My Dearest Readers,
My bookclub friend and I have been on a morbid streak this year. Remember how last year all we read were books on WWII? Our reading choices for 2017 have largely dealt with the topic of tragedy. This greatly disturbed me. Why has it so enamored us? Yet, as I contemplated, what can be a better topic for living in this world today? As we turn on our tvs and turn to the news, we are bombarded with stories of pain, hate, riots, killings, the list could go on. Today, we need all the encouragement and healing we can get. Katie Ganshert’s Life After delivers just that.
Because The Wishing Jar has been one of my favorites since last year, (you can read all about my enthusiasm in 2016 Favorites (Part One) ) sharing this book was very special to me. I gained so much encouragement from the pages and wished the same for my friends. It is my heartfelt desire for EVERYONE to read this ( I cannot keep the story to myself!) and hope you’ll be the next!
We our so proud of ourselves! Not only have we broken away from our WW2 novels but we’re actually studying a classic! A CLASSIC!!! Read more
Congratulate us my minions! After gleaning every last bit of wisdom from our WW2 novels, we bookclubers broke out of our mold and read something different. *applause* Read more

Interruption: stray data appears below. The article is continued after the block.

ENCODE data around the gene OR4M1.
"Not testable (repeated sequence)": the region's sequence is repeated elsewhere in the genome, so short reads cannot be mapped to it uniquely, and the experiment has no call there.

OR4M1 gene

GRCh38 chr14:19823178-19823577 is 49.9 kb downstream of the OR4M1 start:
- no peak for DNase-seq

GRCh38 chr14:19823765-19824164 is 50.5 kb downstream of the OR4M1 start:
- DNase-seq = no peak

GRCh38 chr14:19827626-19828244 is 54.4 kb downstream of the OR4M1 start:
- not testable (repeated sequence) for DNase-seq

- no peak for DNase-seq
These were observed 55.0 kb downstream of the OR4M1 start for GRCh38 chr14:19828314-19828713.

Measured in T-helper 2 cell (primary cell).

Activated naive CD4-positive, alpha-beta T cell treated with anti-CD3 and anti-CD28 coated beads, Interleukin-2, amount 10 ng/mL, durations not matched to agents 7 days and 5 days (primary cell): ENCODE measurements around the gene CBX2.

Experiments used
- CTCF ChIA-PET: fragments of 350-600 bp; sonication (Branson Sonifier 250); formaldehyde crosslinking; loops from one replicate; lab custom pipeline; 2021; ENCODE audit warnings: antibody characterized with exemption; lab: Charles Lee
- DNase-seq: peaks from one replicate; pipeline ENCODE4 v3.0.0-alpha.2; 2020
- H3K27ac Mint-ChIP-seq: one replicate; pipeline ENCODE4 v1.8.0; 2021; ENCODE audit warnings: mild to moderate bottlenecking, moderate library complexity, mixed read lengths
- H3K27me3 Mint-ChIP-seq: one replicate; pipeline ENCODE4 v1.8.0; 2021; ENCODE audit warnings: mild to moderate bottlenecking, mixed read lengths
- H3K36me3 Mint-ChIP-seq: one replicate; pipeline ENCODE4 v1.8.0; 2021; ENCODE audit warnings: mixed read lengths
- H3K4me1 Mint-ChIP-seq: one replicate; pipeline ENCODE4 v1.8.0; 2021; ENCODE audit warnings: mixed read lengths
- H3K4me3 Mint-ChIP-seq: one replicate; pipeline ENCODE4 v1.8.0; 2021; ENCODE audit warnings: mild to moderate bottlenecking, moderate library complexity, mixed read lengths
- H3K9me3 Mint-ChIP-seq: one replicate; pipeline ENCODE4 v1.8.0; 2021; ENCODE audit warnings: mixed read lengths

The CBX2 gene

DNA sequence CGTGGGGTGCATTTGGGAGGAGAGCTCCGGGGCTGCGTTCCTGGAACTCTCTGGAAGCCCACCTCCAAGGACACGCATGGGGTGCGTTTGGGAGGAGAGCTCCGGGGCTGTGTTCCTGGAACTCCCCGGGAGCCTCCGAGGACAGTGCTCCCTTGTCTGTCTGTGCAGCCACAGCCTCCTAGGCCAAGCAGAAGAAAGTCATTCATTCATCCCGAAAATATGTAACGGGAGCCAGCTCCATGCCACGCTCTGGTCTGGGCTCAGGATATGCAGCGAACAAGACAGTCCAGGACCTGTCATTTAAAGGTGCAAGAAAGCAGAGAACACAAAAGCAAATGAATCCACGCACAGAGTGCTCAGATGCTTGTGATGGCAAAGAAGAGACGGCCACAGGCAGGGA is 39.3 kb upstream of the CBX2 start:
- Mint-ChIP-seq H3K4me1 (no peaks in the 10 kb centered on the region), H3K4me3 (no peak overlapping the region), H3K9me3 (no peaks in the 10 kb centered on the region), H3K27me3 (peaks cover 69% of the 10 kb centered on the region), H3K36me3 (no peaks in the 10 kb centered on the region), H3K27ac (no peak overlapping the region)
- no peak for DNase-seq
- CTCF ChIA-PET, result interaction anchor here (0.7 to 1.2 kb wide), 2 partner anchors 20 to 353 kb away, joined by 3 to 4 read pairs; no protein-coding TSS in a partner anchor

Is it morbid that our favorite books in bookclub are on World War Two and the Holocaust? I’m going to give you a math problem here (get your calculator ready). We have read nine books in total. Four have been World War Two/Holocaust stories. What percentage of books were on these topics? If my estimations are correct (and they rarely are), that’s roughly 50%. Read more
My soul has vanished within the pages, but it couldn’t be happier. The book introduced me to itself as a mutual friend of From Dust And Ashes. As Goyer’s second novel about Mauthausen concentration camp, I became overjoyed to know its acquaintance. Part One was a casual stroll meeting the new characters and generally getting to know the plot. It reminded me some of the previous book, but still contained its own personality. I sighed for days of yore, but still respected it as its own person. Part Two, we ran deeper into the woods until we were finally sucked in during Parts Three and Four. My soul, hand in hand with the book, has now been lost. Deep inside the recesses it fell in love with Night Song never to be seen again. Read more
It’s a queer thing a book. How can a few letters stuck together on pieces of tree have the power to make itself home in my heart? My soul has encountered a life changer. Read more
April 12, 9:00 AM marked the hour of pure bliss. Breakfast still stained my lips when I went to pick up the phone for our bimonthly meeting. Olive Oil answered on the other line and we promptly dove into our study on The Book Thief by Markus Zusak.